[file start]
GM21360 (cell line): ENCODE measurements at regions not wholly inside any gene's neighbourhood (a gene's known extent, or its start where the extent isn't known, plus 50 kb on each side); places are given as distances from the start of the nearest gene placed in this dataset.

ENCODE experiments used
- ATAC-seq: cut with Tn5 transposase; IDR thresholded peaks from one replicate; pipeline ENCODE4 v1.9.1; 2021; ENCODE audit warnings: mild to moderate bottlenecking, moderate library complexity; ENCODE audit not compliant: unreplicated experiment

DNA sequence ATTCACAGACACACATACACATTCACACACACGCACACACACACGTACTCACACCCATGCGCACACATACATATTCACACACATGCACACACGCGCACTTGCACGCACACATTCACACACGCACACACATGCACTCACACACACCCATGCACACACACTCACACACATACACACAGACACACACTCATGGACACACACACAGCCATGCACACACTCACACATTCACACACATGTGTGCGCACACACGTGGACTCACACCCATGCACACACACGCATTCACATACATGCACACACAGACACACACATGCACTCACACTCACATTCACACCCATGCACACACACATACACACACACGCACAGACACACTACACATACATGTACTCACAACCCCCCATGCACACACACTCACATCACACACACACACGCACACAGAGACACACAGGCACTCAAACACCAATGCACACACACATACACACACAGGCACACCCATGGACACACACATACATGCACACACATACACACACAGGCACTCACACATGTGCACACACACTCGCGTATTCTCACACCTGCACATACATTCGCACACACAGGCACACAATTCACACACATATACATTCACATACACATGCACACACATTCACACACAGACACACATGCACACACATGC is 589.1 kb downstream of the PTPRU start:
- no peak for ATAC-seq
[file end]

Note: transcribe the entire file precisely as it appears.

GM21360 (cell line): ENCODE measurements at regions not wholly inside any gene's neighbourhood (a gene's known extent, or its start where the extent isn't known, plus 50 kb on each side); places are given as distances from the start of the nearest gene placed in this dataset.

ENCODE experiments used
- ATAC-seq: cut with Tn5 transposase; IDR thresholded peaks from one replicate; pipeline ENCODE4 v1.9.1; 2021; ENCODE audit warnings: mild to moderate bottlenecking, moderate library complexity; ENCODE audit not compliant: unreplicated experiment

DNA sequence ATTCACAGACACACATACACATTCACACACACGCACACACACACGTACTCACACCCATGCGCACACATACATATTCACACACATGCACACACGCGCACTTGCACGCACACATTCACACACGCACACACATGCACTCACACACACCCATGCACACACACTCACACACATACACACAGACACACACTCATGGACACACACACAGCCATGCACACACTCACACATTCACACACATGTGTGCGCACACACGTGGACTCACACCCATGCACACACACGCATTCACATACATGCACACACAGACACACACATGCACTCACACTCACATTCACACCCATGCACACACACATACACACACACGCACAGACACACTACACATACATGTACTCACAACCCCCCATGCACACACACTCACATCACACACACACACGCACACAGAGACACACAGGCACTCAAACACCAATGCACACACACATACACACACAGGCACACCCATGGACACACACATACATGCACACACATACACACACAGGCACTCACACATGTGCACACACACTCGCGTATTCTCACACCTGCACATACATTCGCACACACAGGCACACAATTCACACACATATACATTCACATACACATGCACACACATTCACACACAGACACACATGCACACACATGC is 589.1 kb downstream of the PTPRU start:
- no peak for ATAC-seq